During colder months, it can be challenging to maintain normal workouts, and most people regress even if they’ve stuck to a regular fitness routine. To complicate this reality, the muscles, tendons, and ligaments of the back can tighten and become less flexible, making them more injury-prone.
Before you spring into activity, take extra care by easing into your workouts and adopting healthy habits — your back and spine with thank you.
When first starting out, follow a few best practices:
- Ease In. By easing into your activities, you reduce the risk of injury that could sideline you for weeks. Your first workouts may also result in muscle soreness, and though you may not feel the pain immediately after a tough workout, about two days later the soreness may be so intense that you can’t lift your arm above your head — resulting in more missed workouts.
- Start small. Slow, gentle exercises, such as walking or stretching, are low impact and enough to wake up your body. Start with 10 minutes every day or every other day for a week. Then increase to 15 minutes the following week. Add five minutes to your workout each week until you’re walking for 30 to 45 minutes at a time. If you’ve been sedentary for weeks, check in with your health care provider before ramping up your activity.
- Gently progress. A good rule of thumb: Aim to increase your weight, time, speed or intensity no more than 10% per week. 10% of 10 pounds of weight is 1 pound, so safely increase strength training workouts by adding 1 pound per week. Similarly, if you’re running 5 miles per hour, a healthy increase would be 5.5 miles per hour next week. Also, keep in mind that running on hard ground is higher impact than running on a treadmill — which can cause extra strain on your joints and back. Make sure your body is ready before you progress to harder running surfaces.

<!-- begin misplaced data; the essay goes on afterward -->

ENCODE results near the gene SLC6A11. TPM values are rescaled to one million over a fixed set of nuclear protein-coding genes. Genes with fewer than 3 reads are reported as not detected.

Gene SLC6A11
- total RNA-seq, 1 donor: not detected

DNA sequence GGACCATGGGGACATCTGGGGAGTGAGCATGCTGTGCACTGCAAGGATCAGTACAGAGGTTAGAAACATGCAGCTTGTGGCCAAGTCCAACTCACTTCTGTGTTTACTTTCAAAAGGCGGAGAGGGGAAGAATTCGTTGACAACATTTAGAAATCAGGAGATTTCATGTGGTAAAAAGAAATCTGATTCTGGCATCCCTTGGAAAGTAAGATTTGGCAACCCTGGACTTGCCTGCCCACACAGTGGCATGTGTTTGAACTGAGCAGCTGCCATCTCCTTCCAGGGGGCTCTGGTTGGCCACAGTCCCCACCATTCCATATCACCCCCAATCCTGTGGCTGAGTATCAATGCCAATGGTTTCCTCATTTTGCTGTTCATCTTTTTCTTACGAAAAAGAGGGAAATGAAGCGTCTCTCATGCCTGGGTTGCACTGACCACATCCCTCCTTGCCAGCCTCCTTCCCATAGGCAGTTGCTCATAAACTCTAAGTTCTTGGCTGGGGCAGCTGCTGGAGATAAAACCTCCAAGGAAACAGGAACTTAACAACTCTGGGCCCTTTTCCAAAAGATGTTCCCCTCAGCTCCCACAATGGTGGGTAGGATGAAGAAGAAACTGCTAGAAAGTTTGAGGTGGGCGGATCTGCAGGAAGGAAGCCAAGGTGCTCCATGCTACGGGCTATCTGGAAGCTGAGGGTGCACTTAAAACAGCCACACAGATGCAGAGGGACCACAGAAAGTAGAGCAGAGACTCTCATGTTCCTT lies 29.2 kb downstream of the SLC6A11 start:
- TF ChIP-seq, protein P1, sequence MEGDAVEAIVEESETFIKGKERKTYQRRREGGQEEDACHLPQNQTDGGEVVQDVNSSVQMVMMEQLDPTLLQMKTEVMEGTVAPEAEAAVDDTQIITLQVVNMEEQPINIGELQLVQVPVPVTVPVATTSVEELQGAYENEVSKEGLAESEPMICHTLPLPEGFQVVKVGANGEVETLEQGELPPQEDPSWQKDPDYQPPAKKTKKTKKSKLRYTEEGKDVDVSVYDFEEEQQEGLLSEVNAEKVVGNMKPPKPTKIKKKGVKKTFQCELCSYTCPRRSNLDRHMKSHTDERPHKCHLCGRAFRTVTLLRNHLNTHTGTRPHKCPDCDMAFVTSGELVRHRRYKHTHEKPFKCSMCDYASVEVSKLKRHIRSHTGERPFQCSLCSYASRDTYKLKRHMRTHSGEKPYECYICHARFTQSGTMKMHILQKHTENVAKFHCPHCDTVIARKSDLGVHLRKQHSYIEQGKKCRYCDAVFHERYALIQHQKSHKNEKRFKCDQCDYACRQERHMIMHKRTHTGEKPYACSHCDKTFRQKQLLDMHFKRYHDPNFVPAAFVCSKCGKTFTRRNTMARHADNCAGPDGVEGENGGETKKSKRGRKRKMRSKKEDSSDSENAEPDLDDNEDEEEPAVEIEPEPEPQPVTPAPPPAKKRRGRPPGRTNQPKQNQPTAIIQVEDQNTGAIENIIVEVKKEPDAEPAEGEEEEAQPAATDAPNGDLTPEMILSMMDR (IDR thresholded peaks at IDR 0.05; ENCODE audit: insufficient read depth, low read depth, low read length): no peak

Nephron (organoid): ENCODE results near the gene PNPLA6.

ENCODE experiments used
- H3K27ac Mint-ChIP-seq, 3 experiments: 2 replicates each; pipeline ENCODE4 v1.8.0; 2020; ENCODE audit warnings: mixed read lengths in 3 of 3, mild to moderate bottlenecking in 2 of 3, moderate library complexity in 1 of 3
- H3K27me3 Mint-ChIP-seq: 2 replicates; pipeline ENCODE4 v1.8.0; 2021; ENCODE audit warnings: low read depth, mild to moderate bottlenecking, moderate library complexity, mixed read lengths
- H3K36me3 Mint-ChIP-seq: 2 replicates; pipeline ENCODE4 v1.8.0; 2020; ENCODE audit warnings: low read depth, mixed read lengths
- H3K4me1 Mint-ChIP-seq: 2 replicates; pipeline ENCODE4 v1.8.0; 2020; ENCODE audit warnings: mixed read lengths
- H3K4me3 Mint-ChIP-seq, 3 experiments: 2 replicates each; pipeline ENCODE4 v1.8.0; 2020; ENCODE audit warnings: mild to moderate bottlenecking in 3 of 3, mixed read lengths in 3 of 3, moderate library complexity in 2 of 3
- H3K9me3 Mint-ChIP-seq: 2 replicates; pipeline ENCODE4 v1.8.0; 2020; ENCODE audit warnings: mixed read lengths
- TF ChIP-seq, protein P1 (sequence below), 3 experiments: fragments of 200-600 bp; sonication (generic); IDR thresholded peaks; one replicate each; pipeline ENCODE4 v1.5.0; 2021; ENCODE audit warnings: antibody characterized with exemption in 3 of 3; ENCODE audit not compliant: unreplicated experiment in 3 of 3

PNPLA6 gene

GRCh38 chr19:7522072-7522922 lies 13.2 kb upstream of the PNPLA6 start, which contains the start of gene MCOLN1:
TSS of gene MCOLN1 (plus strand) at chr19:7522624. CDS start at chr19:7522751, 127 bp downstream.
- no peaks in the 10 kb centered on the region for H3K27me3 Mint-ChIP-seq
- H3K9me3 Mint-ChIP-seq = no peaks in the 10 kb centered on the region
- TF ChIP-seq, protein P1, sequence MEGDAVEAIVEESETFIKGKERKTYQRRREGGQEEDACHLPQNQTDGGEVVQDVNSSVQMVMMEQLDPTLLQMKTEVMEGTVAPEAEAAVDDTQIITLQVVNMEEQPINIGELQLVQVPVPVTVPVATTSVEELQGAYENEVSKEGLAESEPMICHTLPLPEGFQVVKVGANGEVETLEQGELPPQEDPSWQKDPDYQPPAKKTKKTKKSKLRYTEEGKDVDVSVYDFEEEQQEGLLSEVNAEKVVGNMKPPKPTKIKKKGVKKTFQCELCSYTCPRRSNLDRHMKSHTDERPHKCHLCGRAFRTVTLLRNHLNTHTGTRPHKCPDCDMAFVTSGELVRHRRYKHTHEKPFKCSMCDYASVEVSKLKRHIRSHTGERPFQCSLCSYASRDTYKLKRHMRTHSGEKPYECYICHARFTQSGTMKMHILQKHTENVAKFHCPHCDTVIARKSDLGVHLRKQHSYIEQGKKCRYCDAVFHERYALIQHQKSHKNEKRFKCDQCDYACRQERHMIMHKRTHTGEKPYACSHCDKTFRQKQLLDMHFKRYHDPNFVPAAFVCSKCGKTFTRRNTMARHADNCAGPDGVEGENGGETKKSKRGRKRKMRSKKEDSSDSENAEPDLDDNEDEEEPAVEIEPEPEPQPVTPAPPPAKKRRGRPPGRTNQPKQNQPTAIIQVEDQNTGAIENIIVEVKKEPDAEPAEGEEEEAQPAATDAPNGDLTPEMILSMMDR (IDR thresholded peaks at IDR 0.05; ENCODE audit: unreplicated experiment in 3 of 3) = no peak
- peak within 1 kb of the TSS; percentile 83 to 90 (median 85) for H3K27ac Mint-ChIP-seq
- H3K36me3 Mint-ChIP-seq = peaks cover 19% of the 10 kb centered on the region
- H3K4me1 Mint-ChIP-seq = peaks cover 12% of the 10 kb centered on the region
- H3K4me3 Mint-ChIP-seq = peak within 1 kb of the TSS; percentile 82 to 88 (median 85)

- Stretch it out. Supple, well-stretched muscles are less prone to injury, and the large muscles in your back — responsible for much of our movement — are no exception. Properly stretch the muscles that will be used in your activity — practicing the twisting motions of golf or the explosive motions of tennis — before you begin.
- Patience is key. The longer your break, the more time you’ll need to get back on track. So, if you worked out three to four times per week prior to your fitness vacation, it will take about four to eight weeks to get back up to speed.
Whether you plan to hike, tee up for a round of golf, or hit the trails on your bike, use these tips to protect your back and safely prepare for an active summer.
To learn more, call (530) 543-5554 or visit BartonOrthopedicsandWellness.com.